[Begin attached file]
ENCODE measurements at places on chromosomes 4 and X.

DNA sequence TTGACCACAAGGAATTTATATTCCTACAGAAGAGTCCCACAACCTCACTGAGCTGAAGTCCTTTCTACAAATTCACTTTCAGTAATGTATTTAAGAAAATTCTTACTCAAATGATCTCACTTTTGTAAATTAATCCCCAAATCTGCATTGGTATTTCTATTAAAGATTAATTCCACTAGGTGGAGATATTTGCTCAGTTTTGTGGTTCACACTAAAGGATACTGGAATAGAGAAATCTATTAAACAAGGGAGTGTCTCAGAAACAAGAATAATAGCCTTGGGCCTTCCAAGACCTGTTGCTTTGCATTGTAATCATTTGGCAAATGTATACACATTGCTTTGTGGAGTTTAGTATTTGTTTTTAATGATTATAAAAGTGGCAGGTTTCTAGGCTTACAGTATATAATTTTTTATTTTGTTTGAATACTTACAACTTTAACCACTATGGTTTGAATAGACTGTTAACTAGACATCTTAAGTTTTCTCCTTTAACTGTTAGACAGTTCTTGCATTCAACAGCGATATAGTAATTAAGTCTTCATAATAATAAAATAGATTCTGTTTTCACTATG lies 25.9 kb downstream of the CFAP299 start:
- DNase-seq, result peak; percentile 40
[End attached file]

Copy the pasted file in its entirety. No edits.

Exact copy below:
ENCODE measurements at places on chromosomes 4 and X.

DNA sequence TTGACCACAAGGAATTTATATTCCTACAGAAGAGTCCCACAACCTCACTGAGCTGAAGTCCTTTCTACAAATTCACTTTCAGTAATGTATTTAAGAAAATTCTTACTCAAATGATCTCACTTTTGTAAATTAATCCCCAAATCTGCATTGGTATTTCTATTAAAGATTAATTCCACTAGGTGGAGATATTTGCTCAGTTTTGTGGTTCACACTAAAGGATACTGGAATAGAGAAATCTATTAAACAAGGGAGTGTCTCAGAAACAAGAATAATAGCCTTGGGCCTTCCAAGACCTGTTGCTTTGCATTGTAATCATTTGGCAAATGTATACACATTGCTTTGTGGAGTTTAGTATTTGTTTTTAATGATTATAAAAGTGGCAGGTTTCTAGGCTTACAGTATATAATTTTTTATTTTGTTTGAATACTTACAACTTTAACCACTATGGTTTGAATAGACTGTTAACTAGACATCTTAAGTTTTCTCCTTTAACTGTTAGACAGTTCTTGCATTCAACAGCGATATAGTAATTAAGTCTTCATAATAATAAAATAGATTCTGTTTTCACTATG lies 25.9 kb downstream of the CFAP299 start:
- DNase-seq, result peak; percentile 40